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Even President George Bush's fiercest critics with regard to his insubstantial involvement in creating peace between Israel and the Palestinians must admit that until recently he did not have the appropriate partners for an effort to reach a permanent arrangement. Yasser Arafat led the Palestinians for most of Bush's tenure, and the Israeli government was headed by Ariel Sharon, who preferred unilateral measures over an agreed arrangement. Afterward, the parties were sunk in domestic problems; Israel with the aftermath of the Second Lebanon War and the Palestinians with the struggle for control of the Gaza Strip. It is only now, toward the end of his presidency, that Bush is able to work with Ehud Olmert and Mahmoud Abbas, who are committed to implementing the "vision of two states" that he announced more than five years ago.

With all of the limitations that the U.S. presidential schedule places on the Middle East peace process, the opportunity created by the rare combination of Bush, Olmert and Abbas must not be missed. All three want to reach an agreement that will present the outline for a Palestinian state and an end to the Israeli occupation in the territories. Even if its implementation is postponed and conditioned on the road map, as Bush emphasized, its creation will create a political fact and save the parties and the international community from the exhausting need to return once more to the starting point and discuss the same issues again.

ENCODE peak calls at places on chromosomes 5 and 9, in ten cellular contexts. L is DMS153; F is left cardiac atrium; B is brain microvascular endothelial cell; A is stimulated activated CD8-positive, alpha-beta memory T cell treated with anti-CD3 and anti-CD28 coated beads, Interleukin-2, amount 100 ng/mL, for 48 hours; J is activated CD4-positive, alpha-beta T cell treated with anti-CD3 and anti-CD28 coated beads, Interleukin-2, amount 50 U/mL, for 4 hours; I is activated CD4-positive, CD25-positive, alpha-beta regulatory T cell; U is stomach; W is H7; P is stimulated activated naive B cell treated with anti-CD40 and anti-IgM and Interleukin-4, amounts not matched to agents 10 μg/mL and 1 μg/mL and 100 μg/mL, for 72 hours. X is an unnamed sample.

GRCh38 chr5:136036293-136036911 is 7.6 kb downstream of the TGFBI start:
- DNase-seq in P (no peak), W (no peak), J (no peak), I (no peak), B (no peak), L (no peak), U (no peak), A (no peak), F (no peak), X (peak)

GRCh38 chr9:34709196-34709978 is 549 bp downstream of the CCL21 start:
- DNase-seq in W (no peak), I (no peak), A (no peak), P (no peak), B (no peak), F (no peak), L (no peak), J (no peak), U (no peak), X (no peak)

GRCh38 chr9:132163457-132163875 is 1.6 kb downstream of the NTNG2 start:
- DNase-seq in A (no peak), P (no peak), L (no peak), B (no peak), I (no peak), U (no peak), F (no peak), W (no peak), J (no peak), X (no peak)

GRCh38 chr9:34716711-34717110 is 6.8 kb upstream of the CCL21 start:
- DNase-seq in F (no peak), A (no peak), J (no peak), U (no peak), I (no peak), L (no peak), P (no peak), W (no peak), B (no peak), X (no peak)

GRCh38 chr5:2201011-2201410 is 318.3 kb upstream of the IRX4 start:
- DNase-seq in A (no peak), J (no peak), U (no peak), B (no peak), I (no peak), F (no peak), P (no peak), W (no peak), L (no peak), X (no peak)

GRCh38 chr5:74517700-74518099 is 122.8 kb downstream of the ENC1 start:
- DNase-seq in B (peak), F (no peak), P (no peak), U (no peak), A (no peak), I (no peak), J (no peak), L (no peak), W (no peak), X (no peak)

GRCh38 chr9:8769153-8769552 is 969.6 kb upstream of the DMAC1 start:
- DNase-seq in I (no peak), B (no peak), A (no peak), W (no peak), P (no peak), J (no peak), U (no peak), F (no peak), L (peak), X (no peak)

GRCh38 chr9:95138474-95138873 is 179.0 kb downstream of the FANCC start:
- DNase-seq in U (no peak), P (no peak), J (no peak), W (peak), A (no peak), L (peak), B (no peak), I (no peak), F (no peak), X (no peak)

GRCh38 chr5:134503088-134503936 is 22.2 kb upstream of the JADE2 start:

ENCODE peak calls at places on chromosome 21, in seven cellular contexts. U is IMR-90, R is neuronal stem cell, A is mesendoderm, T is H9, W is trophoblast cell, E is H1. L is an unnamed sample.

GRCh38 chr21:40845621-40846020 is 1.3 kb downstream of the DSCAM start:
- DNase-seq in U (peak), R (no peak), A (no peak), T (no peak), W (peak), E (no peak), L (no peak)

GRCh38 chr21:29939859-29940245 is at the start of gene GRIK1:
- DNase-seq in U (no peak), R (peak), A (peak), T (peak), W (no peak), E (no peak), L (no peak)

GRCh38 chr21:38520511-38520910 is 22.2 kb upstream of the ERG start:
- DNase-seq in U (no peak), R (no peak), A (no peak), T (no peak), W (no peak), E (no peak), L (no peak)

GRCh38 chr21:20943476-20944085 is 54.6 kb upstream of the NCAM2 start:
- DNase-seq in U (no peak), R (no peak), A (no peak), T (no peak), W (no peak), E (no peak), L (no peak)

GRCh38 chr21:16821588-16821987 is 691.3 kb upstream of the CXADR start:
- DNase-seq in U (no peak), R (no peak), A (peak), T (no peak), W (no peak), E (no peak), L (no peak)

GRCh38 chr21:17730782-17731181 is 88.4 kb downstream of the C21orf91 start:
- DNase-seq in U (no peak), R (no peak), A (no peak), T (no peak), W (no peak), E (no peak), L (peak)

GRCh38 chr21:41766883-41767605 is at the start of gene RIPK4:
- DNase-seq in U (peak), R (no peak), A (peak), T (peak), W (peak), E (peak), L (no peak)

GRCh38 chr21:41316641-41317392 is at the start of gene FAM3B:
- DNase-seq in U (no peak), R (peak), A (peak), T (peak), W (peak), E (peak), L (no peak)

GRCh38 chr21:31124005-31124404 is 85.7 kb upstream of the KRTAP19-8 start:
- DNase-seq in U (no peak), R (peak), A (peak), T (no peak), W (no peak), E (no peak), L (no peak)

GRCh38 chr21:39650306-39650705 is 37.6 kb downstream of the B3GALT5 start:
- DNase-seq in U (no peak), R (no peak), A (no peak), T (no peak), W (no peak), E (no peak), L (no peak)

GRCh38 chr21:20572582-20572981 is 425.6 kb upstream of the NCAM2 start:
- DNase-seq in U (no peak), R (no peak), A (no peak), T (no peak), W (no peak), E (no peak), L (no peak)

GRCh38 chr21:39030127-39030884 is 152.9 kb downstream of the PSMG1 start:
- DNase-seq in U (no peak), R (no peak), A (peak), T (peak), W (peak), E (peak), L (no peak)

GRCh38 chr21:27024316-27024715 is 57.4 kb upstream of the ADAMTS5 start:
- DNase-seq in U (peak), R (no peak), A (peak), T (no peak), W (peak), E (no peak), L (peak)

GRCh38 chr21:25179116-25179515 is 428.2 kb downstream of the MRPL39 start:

The agreed-upon arrangement that the leaders will sign will demonstrate that Israel intends to exist as a Jewish state that does not conquer another people and that the Palestinians prefer coexistence within reduced borders to perpetual war. At the Annapolis summit the three undertook to make the greatest effort possible to achieve an agreement by the end of the current year. In Jerusalem this week Bush reiterated that this goal is attainable. The parties have sufficient time at their disposal to formulate agreed solutions to the "core issues" and the practical problems on which there is disagreement. It would be a shame to waste it on finger-pointing and Pyrrhic victories.

The experience from the last several years teaches that Olmert and Abbas need more than goodwill - they need all the support from the president of the U.S. that they can muster in order to make progress. Bush's visit to the region extricated the negotiations from the mud in which they sank after Annapolis and pushed the parties into starting talks on the core issues. For these talks to move forward and turn into an agreement, they will need careful shepherding by the U.S. It will also be a test for Bush: Will he make do with pretty pronouncements about a brighter future or will he play a determined, serious role in making it happen?

In Wednesday's press conference at the Prime Minister's residence Bush spoke, perhaps slightly in jest, about "nudging them forward," calling his trip here "a pretty significant nudge." The president clearly understands his critical, irreplaceable role in advancing the peace process. The year remaining to him in the White House is the right time to realize that responsibility and to rescue the two-state solution. It must not be viewed as time that is lost from the get-go.